AshevilleHendersonvilleNews Stories

Saluda Train Tales

Mac - RS

Saluda Historic Depot
September 18, 2015 at 7pm
Free Admission

In a campaign to save the Saluda Depot, a series of talks are being given at the Saluda Depot on main street of Saluda. On September 18, at 7 pm, a native of Asheville, Dr. Fred McConnel will be giving a talk on some of the railroad history and showing pictures of his train layout of the region.

Dr. Fred McConnel has had a passion for the trains traveling through Western North Carolina since he was six years old. He used to go down to Old Fort with his father to his father’s factory and watch the Southern engines get ready to climb the loops around Andrew’s Geyser up Swannanoa Mountain to Ridgecrest. For the last 30 years he has modeled this area in his basement in Atlanta. Since his family wanted to stay in Atlanta instead of moving back to Asheville, he created Western North Carolina in his basement. He studied the history, walked the tracks and collected types of every engine used for trains in the Western North Carolina Mountains. If he could not buy an engine type that ran in this region, he built it.

Saluda- sm

By means of small video cameras you can be taken back in time and ride on different famous trains that traveled through Saluda. The model grade is so realistic that it has runaways and stalled engines on the layout just like the real track.

Dr. McConnel’s talk will begin with the history of why the decision was made to make the rail road so steep which caused the many wrecks. The listeners will hear other railroad adventures like the wreck of steam engine 4052. You will experience by camera re-enactment of what it was like to travel along the line from Biltmore to Tryon. Unfortunately, this is not a trip that is possible now due to the abandonment of sections of this famous railroad line. You will also hear the story of Pitt Ballew who first thought of how to make the grade safer and probably saved the grade from abandonment in 1903.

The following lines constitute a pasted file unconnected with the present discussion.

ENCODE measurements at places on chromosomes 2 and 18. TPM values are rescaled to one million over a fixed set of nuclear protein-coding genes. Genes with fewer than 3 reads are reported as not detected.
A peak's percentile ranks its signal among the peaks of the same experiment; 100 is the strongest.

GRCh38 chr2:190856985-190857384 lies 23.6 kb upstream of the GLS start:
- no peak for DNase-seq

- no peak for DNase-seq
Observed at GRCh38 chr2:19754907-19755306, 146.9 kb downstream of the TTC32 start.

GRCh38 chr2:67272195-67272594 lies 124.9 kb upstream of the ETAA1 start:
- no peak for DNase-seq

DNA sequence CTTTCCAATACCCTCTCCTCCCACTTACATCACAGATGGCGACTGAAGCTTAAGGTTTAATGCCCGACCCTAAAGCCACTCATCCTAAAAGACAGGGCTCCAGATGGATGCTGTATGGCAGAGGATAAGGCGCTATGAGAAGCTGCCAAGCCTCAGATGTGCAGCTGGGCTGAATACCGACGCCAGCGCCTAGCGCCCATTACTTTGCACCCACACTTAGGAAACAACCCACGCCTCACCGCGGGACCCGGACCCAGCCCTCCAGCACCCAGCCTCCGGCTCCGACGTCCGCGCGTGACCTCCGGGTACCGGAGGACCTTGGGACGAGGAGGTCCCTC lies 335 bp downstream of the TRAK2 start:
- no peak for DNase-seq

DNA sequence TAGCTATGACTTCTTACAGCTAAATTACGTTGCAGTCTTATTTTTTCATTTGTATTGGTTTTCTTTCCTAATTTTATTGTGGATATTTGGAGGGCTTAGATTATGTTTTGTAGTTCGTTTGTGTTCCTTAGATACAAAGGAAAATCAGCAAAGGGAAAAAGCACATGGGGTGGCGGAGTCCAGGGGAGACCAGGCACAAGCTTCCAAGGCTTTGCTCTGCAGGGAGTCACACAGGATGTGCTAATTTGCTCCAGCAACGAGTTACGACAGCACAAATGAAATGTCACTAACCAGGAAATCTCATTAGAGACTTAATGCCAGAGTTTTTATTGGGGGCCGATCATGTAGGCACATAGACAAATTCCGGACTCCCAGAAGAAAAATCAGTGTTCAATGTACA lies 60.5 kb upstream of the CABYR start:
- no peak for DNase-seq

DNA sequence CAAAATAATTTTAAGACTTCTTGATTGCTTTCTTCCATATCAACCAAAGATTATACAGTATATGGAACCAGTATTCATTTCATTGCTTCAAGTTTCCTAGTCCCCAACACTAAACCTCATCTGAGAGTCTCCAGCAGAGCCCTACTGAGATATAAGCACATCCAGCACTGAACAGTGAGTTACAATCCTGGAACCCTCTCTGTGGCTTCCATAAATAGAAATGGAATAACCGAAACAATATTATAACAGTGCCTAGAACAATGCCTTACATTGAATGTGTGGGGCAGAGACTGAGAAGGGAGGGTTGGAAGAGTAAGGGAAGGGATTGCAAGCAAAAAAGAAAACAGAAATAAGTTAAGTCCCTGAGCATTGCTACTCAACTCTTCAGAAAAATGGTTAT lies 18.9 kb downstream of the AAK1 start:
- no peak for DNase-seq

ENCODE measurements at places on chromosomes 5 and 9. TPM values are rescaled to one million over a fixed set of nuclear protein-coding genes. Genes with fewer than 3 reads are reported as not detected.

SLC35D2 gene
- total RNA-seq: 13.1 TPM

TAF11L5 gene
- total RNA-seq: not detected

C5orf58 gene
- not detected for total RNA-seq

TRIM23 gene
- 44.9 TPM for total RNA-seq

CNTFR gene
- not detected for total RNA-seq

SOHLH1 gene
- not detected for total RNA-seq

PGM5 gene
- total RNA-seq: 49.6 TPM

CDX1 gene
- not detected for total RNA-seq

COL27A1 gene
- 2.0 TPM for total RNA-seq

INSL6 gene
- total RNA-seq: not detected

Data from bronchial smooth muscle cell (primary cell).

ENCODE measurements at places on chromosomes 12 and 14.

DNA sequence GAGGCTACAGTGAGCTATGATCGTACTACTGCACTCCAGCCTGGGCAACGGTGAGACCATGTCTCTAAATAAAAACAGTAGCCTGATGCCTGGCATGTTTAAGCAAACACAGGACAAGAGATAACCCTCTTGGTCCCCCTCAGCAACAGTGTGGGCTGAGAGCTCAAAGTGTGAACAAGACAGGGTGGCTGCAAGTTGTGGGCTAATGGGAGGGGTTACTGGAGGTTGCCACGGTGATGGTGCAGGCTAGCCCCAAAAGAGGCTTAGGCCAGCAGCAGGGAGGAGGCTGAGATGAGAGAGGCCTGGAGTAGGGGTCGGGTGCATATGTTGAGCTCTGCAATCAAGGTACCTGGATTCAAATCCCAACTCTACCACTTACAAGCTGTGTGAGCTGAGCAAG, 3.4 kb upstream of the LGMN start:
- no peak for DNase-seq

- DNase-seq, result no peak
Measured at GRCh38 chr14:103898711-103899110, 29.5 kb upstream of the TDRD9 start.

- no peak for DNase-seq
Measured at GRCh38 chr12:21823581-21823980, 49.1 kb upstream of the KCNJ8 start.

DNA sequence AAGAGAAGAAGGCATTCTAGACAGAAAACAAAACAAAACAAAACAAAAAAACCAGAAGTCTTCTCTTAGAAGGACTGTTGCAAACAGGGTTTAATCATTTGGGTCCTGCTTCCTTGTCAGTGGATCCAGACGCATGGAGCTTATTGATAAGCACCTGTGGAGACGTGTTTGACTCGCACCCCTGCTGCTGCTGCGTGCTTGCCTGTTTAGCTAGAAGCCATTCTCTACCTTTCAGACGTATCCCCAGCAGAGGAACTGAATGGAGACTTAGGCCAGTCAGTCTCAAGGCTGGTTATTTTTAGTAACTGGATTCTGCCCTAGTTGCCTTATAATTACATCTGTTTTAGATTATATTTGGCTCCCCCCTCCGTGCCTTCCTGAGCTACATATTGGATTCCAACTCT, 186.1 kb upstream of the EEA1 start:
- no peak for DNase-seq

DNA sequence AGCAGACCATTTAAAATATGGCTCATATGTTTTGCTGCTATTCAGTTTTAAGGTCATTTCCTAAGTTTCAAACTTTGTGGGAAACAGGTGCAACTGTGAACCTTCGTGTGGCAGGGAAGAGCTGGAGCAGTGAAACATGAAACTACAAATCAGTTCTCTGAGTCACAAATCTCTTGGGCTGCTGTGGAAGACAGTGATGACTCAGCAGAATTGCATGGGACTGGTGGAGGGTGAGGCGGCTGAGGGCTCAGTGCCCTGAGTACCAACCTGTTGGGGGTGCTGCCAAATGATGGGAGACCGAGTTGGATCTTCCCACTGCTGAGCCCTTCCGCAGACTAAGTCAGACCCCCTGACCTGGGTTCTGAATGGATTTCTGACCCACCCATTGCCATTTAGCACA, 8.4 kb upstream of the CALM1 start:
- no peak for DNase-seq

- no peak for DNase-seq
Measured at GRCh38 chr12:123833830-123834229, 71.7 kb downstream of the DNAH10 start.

Engineer Ballew’s concept of safety tracks is probably the most important contribution of Saluda to transportation safety. Even though the track now lies in rust, lives are still being saved on highways that have run-off areas to save trucks that have lost their brakes. Let’s all have fun taking a trip back in time when the railroads were our major mode of transportation. There remains a certain romance brought to mind when you hear the whistle of an engine of in the distance.

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